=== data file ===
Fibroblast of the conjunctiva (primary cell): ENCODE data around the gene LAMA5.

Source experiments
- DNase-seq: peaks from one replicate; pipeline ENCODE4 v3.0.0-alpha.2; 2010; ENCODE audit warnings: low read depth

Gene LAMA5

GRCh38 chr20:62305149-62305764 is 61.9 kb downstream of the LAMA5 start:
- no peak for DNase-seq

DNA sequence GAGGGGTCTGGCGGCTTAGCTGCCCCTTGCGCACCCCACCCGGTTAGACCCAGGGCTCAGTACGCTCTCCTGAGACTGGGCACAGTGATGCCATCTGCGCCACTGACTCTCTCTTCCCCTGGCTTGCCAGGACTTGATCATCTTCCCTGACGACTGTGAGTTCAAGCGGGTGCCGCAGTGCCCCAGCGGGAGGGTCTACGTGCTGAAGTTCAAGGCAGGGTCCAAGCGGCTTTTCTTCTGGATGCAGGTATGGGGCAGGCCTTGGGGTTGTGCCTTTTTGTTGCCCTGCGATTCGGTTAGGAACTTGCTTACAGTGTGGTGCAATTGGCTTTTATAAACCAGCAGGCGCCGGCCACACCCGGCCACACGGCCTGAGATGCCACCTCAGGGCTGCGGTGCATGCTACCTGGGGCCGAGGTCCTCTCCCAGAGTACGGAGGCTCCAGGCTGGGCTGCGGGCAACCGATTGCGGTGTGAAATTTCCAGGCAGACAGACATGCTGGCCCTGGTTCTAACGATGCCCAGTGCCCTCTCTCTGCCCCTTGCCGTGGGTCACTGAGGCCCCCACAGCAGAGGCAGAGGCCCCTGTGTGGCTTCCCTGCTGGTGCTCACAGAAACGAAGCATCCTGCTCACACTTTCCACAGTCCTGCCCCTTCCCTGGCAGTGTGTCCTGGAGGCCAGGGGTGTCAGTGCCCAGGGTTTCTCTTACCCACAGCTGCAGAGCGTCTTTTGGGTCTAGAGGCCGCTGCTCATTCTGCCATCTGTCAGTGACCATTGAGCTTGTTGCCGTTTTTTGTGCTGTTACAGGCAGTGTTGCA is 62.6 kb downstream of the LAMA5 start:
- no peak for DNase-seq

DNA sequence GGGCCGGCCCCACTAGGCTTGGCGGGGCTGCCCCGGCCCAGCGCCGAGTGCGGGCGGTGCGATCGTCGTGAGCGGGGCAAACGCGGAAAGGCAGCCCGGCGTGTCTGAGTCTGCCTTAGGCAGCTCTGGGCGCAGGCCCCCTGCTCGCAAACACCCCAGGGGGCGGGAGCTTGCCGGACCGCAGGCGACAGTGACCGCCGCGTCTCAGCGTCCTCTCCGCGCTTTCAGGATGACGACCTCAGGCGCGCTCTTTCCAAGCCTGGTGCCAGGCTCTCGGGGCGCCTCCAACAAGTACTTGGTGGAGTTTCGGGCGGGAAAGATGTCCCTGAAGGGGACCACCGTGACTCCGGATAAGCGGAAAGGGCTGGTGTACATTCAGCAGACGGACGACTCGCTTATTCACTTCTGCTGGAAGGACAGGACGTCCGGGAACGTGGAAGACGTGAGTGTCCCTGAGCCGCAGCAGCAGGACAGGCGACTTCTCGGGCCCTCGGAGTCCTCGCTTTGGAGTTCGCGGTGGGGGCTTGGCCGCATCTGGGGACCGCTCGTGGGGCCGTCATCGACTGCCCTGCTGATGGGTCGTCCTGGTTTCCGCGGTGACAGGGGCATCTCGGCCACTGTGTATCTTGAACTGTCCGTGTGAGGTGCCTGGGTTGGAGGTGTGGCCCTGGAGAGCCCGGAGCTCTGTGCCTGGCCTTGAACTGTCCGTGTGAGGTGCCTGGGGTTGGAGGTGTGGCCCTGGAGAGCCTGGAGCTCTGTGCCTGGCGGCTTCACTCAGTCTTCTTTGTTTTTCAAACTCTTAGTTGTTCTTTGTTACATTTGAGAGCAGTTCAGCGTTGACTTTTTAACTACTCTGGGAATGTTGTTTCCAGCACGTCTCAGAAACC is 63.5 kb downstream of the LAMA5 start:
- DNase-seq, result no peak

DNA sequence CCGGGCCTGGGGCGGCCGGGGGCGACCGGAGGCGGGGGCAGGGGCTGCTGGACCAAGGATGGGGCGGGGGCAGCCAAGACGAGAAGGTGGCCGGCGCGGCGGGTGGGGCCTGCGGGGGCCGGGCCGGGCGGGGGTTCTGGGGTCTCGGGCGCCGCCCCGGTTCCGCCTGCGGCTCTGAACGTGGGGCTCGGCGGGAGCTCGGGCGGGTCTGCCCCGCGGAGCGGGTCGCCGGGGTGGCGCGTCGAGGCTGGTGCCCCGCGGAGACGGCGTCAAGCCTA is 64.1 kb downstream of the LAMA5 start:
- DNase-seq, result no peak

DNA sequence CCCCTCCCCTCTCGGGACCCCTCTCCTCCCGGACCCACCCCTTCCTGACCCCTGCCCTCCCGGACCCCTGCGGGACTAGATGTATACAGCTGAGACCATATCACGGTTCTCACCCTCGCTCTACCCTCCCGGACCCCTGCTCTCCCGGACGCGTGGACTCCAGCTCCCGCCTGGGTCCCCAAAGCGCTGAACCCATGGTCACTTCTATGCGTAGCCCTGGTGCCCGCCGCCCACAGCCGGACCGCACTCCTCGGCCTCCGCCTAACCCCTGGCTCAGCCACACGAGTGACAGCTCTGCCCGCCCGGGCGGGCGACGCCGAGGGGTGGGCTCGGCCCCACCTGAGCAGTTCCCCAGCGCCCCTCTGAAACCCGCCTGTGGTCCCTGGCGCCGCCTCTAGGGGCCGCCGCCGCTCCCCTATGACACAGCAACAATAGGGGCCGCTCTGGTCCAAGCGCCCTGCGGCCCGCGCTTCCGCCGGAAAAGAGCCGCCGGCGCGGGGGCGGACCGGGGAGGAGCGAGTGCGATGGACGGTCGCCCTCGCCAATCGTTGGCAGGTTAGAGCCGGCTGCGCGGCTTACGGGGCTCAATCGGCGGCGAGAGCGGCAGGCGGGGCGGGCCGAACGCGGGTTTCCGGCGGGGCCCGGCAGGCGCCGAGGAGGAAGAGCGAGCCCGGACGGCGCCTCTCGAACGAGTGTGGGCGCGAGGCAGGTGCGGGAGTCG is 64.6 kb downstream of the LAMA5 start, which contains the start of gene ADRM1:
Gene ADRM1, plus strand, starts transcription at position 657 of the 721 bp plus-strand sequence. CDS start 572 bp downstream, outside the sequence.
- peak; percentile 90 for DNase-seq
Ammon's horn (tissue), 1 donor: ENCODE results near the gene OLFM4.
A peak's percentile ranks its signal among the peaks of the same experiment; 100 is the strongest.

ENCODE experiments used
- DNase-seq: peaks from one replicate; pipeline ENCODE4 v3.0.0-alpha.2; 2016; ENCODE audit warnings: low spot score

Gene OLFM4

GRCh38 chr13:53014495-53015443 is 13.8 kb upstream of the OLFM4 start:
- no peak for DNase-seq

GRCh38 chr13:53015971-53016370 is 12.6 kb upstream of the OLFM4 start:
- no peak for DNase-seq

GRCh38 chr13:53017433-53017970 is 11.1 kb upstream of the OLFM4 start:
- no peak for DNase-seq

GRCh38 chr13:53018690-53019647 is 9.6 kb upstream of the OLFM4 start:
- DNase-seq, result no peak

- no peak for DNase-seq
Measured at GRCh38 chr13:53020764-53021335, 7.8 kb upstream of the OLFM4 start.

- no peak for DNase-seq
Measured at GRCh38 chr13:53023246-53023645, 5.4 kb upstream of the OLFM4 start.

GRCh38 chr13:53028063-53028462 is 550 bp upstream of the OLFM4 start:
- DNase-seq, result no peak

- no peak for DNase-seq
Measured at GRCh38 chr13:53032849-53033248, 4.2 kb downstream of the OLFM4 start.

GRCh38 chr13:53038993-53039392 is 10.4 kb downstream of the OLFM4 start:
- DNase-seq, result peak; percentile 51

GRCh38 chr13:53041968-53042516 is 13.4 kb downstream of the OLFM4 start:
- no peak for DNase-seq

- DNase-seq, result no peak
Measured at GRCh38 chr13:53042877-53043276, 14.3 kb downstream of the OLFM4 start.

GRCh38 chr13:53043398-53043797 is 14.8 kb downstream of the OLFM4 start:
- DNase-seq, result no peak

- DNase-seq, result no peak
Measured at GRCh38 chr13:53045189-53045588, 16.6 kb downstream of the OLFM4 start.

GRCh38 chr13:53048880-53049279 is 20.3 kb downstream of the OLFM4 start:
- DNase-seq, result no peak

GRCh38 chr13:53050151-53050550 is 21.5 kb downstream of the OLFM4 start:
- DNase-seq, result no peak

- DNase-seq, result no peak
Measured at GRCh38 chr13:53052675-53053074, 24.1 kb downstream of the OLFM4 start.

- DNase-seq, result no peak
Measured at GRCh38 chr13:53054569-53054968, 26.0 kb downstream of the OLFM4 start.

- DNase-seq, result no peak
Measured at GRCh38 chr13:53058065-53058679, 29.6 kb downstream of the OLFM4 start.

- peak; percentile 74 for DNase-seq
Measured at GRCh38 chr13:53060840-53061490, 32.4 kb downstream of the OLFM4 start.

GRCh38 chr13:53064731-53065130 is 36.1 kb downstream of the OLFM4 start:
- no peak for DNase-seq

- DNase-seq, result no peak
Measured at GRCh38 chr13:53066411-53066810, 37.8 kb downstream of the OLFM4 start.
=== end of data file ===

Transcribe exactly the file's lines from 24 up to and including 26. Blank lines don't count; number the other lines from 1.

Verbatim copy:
- no peak for DNase-seq

GRCh38 chr13:53017433-53017970 is 11.1 kb upstream of the OLFM4 start:
- no peak for DNase-seq